Medical tourism is becoming a significant contributor to Malaysia's travel industry. Once a laggard, tourism has grown rapidly in the last 10 years to become the second largest foreign exchange earner. Malaysia has been named among the world’s top five medical tourism destinations for medical tourists and foreign investors according to online investment news source Nuwire Investors. Selected based on the quality and affordability of medical care and receptiveness to foreign investment, Malaysia came third behind Panama and Brazil and was followed by Costa Rica and India.
The government has identified health care as an area with potential, and is eyeing the booming middle classes in the region as a lucrative market. Last year, it set up the Health-care Travel Council, identifying 35 private hospitals for the promotion of medical tourism. The government also introduced tax breaks for hospitals running such programs, incentives for the construction or expansion of hospitals, and other incentives like permits to allow hospital vehicles to ferry patients to and from airports or hotels.
The sector has seen sharp growth in recent years. Prime Minister Dato’ Sri Najib Tun Razak has said the health tourism revenue of the 35 earmarked private hospitals had grown from RM59 billion to RM299 billion in the last five years. The growth came about with an increase in the number of foreign patients, from 100,000 a year to about 392,956 now - a growth of 30 to 35 per cent a year. This year alone between January and March, the number of tourists seeking medical care was 112,951 which generated an income of RM105 million. Malaysia's advantage is its relatively low costs, high standards and well-developed infrastructure.
According to the Health Ministry, an angioplasty that can cost US$57,000 (S$79,000) in the United States and US$13,000 in Thailand costs only US$11,000 in Malaysia. And a knee replacement procedure which costs US$40,000 in the US and US$13,000 in Singapore can be done for just US$8,000 in Malaysia.
Such savings have no doubt benefited medical centres like the private Pantai Medical Centre, which runs nine hospitals and KPJ which runs 20 hospitals all throughout the country. With more than 2,600 licensed beds, KPJ hospitals offer a comprehensive range of medical services and have treated some 2.42 million outpatients and over 220,000 inpatients in 2010.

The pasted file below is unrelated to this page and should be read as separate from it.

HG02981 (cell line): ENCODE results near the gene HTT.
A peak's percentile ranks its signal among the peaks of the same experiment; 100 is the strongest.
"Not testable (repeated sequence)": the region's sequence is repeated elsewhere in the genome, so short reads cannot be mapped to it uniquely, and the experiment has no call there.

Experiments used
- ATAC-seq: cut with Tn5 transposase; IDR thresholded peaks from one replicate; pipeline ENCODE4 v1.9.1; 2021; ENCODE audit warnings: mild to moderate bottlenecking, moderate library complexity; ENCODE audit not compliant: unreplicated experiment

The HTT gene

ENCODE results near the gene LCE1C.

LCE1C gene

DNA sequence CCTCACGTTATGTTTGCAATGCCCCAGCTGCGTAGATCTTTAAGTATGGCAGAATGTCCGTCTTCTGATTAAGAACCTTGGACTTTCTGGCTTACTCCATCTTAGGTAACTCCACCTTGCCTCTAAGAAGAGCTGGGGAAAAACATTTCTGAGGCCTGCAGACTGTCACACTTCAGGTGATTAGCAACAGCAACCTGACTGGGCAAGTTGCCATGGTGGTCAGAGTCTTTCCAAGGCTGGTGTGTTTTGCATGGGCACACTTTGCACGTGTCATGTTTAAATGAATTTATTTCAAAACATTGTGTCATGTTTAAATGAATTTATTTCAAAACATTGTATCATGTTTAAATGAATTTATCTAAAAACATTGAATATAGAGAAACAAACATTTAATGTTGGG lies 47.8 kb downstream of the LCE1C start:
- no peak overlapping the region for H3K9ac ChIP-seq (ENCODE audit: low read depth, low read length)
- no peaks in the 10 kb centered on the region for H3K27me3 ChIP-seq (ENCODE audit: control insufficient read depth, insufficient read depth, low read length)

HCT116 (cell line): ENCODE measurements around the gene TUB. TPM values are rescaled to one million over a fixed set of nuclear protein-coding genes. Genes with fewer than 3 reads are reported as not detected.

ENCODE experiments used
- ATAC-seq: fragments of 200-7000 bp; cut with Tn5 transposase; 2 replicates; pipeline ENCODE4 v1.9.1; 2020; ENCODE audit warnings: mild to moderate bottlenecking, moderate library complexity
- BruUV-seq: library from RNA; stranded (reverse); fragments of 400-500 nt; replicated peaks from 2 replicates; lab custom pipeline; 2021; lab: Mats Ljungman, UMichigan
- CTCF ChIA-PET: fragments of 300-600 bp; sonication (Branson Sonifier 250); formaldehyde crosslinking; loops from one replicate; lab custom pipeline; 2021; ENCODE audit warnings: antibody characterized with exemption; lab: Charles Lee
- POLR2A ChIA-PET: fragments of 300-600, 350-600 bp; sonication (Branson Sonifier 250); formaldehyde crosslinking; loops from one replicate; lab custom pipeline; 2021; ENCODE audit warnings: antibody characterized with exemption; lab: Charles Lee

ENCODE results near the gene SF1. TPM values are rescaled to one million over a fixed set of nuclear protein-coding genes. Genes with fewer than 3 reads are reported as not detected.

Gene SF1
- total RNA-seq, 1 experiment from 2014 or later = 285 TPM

In brief, the factors that contribute to making Malaysia a centre of medical excellence in the region are listed below:
Safe and politically stable country.
Wide choice of world class infrastructure facilities e.g. National Heart Institute and Tun Hussien Onn National Eye Hospital.
Competitive and affordable pricing and favorable exchange rate.
Highly qualified, experienced and skilled consultants with internationally recognized qualifications.
Tolerant multi-cultural and multi-racial Malaysian society accommodates Patients of different cultures and religions.
Communication is easy - English speaking medical staffs.
State-of-the-art technology, such as MRI, 64-Slice CT Scan, PET Scanner for early detection of cancer and other diseases, cyber knife which is able to radiate tumors without damaging adjacent vital structures.
Quality and safety system in place, such as ISO and accreditation by the Malaysian Society for Quality in Health (MSQH).
The Ministry of Health, Malaysia has set up a Corporate Policy and Health Industry Division to promote medical tourism and related healthcare products including traditional medicine, etc. As such, the Ministry's promotional efforts private sector.
Attractive and affordable packages during recuperation period.
Most private hospitals in Malaysia offers accommodation ranging from comfortable to luxurious, including private rooms and suites. Meals are included and rates vary depending on the level of service required. Sleep in facilities can also be easily provided for traveling companions and again given Malaysia’s relatively low costs yet high standard of living, long term stays are an acceptable option.
For less critical care cases, during recuperation period and convalescence, patients have the opportunity to enjoy sightseeing and other tourist activities. Visit can be made to Malaysia’s beautiful beaches especially since some medical centers are located at popular beach or tourist locations as for most patients, taking a bit of sightseeing or going on a shopping spree could stimulate recovery.
Notable medical centre in Malaysia for medical tourism are Prince Court Medical Centre, Adventist Hospital in Penang, Gleneagle Intan Medical Centre, Twin Tower Medical Centre, National Heart Institute (IJN), Pantai Hospital, Subang Jaya Medical Centre, Sunway Medical Centre and many others.
The healthcare industry will be contending with an increasing population growth rate coupled with an ageing population that will require hospitals to shift according to such demographic and epidemiological changes. Old diseases appear to be on the comeback and the borderless world makes it ever more imperative that hospitals are prepared for epidemics on a large scale.
The government will also grant tax exemption to hospitals that received accreditation from the Joint Commission International (JCI) based on their quality of services to patients. Currently Malaysia had 8 hospitals accredited by the JCI, in addition to 41 private hospitals registered under the MHTC.
Many large healthcare companies are looking for land which is suitable for the development of private hospital especially in Klang Valley. Large healthcare organizations such as Columbia Asia Hospital and KPJ are also looking for land and commercial premises suitable for such development.